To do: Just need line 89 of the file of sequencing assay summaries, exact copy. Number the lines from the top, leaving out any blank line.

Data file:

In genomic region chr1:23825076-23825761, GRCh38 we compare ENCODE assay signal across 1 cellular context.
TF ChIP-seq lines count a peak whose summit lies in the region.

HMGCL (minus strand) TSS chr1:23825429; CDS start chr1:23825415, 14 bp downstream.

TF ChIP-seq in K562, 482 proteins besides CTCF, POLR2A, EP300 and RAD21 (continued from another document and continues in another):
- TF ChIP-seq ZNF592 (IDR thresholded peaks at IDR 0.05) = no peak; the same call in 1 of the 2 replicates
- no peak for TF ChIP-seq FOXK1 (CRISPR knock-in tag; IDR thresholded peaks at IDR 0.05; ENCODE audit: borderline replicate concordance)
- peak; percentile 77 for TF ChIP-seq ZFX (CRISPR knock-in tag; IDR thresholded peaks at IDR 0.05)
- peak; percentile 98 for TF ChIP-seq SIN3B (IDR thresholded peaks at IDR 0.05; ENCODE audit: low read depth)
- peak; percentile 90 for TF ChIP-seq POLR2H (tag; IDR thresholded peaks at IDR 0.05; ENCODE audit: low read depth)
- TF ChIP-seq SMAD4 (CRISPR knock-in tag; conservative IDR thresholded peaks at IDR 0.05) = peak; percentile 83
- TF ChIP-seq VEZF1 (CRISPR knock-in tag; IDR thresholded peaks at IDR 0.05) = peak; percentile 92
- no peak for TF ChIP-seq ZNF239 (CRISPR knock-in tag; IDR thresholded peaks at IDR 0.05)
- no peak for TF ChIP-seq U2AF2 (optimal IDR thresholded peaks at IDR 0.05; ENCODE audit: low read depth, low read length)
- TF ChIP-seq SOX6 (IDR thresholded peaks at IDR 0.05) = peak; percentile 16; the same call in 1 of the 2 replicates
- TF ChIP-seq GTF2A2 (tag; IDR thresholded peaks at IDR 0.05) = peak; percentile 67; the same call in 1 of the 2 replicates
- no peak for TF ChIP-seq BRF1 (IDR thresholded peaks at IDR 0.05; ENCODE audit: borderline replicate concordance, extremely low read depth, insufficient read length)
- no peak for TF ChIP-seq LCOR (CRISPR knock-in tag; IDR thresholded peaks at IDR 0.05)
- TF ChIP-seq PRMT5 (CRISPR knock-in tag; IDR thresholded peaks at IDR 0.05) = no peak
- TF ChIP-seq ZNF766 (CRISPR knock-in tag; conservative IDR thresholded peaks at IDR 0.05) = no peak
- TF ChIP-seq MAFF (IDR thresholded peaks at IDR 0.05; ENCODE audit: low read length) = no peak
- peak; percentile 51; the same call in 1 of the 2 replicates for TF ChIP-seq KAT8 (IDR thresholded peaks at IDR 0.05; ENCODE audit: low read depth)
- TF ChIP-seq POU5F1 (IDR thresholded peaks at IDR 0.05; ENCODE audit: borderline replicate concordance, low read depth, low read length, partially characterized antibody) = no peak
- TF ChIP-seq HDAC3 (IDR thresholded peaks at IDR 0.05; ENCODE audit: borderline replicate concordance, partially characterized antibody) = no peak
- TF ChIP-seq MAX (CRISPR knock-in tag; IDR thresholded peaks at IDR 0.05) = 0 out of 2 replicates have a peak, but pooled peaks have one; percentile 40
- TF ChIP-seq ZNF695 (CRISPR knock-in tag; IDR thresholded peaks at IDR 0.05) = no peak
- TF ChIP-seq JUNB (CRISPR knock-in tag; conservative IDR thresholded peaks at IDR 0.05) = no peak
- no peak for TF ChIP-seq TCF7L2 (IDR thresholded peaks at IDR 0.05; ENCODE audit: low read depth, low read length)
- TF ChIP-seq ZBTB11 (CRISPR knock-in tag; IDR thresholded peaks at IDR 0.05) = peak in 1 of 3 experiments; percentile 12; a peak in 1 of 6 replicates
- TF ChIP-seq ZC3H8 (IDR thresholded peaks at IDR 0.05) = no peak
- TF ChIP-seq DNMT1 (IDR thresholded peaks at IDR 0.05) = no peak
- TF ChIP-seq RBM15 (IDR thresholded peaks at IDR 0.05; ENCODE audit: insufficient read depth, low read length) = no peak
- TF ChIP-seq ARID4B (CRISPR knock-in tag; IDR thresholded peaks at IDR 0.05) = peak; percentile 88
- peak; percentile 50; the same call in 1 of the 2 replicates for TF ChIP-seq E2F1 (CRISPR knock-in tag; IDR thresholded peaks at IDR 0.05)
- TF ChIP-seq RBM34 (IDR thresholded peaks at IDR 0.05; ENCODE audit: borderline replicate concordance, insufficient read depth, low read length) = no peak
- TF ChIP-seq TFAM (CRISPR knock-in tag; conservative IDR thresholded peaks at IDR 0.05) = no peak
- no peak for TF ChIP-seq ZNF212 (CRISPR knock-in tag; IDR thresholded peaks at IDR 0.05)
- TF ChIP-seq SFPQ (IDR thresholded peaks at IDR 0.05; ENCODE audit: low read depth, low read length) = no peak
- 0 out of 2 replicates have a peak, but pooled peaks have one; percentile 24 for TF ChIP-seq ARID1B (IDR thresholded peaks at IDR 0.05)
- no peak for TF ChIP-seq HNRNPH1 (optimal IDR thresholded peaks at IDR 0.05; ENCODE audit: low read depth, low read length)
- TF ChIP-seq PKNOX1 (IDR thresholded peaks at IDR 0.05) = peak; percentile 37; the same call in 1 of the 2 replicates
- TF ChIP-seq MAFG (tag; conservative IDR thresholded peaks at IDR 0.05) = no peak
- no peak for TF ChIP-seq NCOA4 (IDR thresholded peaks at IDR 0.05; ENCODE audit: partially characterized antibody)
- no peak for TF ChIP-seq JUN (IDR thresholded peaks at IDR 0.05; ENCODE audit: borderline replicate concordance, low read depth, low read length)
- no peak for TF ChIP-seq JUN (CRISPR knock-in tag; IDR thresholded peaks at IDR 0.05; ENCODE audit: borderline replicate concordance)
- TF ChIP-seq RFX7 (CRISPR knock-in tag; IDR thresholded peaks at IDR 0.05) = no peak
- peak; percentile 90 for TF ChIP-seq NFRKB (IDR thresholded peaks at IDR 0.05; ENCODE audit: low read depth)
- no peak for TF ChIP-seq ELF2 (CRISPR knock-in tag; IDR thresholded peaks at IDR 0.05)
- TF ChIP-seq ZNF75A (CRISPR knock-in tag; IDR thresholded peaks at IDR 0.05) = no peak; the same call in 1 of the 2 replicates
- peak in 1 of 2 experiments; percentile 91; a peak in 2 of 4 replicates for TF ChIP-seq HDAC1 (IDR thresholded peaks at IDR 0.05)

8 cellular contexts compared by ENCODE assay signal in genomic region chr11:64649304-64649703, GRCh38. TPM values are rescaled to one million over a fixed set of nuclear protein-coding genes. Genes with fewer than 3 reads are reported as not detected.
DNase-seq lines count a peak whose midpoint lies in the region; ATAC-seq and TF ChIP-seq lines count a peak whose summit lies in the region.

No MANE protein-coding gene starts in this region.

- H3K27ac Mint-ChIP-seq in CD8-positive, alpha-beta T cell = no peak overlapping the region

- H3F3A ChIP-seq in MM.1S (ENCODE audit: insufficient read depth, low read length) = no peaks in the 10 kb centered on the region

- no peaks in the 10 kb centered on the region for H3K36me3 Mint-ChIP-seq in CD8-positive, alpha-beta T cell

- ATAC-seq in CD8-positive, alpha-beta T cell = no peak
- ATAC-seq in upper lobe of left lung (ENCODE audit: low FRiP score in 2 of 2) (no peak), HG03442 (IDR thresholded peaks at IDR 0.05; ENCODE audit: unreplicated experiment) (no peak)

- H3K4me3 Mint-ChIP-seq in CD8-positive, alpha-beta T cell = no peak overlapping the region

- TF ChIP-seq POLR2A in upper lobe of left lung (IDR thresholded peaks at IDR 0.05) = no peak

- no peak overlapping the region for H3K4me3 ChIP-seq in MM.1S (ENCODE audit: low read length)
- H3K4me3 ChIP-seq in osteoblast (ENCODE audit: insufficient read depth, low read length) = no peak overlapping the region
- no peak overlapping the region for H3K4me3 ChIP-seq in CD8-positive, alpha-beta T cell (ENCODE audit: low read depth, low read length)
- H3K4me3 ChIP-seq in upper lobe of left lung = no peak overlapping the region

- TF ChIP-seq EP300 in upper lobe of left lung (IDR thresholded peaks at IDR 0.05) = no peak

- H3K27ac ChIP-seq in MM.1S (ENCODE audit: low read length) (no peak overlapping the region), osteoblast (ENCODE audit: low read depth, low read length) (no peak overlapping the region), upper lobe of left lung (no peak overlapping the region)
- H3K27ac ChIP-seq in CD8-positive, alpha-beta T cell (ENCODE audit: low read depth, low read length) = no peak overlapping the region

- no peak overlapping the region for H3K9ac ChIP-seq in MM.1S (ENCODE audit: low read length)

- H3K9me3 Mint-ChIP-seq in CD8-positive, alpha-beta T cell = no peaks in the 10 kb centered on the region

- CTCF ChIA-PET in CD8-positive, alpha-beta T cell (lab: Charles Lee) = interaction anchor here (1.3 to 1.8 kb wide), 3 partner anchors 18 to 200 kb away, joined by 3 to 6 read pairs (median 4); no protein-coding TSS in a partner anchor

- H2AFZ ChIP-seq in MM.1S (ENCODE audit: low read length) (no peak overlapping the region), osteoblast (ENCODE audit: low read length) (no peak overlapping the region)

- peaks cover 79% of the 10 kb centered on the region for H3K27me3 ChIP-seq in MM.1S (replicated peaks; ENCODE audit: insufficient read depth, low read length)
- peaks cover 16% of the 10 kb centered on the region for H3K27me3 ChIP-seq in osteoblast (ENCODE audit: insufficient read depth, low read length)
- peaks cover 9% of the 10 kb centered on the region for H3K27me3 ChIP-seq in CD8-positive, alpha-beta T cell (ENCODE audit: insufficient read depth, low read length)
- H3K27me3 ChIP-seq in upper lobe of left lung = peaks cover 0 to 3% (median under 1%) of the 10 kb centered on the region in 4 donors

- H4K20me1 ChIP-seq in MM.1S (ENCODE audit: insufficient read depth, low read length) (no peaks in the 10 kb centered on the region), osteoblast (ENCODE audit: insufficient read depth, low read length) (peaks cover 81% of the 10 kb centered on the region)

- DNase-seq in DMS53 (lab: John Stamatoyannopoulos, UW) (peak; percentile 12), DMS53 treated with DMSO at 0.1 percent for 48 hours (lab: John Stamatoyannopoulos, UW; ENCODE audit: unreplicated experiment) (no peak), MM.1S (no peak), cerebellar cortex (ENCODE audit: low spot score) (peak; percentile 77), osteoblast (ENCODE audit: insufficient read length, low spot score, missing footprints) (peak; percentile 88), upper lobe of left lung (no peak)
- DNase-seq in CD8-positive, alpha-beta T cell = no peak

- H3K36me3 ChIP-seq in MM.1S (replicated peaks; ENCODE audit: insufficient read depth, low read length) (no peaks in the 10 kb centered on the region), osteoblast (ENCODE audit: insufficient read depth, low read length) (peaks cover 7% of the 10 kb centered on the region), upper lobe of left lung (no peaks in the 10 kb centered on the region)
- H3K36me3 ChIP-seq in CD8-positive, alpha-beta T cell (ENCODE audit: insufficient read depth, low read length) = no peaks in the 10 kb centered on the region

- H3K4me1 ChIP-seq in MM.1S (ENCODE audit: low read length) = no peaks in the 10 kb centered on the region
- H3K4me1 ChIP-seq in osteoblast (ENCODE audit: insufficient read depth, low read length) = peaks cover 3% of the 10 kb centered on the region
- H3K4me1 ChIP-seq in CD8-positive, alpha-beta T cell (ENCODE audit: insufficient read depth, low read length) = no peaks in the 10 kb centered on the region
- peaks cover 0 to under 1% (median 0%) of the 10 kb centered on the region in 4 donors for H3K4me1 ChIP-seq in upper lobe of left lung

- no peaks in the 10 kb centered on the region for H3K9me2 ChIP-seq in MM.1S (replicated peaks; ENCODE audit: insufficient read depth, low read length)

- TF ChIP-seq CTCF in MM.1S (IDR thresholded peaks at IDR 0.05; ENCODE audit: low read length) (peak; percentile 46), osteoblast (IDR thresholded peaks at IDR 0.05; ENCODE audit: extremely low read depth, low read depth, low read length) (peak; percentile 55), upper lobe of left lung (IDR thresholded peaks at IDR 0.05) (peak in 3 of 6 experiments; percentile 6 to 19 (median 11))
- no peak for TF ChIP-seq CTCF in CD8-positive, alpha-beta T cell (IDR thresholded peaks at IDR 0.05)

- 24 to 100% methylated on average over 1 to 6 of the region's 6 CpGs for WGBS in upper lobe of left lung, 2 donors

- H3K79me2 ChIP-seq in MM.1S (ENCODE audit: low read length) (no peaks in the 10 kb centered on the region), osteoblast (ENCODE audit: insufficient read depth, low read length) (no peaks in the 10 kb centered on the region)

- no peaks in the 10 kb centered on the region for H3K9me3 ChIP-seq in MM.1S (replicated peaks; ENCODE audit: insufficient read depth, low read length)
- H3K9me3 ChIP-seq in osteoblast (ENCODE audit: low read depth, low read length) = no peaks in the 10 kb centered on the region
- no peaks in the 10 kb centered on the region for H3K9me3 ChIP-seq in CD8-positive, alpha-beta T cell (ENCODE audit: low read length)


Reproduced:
- no peaks in the 10 kb centered on the region for H3K9me3 ChIP-seq in MM.1S (replicated peaks; ENCODE audit: insufficient read depth, low read length)